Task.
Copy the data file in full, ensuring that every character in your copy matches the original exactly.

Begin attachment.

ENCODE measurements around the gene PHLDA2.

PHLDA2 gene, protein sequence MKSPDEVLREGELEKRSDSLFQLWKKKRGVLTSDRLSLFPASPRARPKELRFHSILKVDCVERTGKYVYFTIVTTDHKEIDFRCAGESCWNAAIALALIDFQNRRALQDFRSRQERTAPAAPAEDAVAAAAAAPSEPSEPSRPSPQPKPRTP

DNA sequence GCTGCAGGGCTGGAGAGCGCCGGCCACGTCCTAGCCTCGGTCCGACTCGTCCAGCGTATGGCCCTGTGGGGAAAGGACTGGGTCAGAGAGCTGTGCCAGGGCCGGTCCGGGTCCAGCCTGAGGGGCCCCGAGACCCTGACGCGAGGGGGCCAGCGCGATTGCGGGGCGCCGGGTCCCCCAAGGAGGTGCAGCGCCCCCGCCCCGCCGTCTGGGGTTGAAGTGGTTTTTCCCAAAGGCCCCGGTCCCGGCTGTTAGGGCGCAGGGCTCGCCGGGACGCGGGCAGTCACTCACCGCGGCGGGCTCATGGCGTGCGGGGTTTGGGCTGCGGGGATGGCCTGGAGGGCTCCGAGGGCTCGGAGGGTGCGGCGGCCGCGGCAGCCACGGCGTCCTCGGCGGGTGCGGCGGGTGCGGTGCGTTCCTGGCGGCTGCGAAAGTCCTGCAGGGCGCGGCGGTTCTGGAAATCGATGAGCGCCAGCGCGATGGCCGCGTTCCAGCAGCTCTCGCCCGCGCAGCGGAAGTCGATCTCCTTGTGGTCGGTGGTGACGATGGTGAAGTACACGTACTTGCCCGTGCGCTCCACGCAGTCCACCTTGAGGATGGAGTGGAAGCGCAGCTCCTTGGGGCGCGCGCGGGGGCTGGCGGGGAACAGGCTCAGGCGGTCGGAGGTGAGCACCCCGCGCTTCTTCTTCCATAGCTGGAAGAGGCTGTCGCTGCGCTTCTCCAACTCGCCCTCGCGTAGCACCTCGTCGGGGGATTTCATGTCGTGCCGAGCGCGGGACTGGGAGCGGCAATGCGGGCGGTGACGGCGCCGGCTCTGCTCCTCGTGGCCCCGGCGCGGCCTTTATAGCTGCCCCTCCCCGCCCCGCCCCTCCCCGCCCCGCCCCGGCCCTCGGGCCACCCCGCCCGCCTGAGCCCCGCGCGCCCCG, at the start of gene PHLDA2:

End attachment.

ENCODE measurements around the gene PHLDA2.

PHLDA2 gene, protein sequence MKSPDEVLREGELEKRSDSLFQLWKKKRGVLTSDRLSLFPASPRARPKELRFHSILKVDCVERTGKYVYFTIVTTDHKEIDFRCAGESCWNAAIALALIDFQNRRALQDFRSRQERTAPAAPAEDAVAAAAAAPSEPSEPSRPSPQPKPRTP

DNA sequence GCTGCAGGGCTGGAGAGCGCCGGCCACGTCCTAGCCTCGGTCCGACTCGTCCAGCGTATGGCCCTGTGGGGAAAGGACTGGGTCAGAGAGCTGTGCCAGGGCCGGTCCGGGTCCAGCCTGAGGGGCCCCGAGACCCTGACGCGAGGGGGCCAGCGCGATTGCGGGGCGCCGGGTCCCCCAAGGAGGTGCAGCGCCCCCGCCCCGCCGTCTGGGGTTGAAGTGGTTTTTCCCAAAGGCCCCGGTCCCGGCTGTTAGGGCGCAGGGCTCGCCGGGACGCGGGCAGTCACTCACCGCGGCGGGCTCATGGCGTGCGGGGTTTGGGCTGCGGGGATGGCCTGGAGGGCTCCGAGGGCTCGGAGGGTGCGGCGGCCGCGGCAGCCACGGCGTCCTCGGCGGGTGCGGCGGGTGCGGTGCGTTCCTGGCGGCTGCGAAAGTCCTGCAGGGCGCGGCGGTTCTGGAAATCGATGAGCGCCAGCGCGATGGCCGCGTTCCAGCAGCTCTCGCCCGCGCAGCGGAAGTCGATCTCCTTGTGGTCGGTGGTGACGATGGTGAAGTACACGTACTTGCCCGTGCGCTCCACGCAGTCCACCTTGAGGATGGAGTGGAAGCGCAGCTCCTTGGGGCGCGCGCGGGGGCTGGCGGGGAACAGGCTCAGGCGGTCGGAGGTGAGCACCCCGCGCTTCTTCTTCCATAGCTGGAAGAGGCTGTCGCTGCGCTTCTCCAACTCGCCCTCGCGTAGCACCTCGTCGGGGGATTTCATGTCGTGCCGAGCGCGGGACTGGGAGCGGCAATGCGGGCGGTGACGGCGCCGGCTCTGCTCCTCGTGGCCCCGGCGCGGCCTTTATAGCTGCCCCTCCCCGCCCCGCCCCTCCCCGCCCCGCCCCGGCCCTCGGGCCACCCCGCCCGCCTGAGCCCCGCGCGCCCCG, at the start of gene PHLDA2: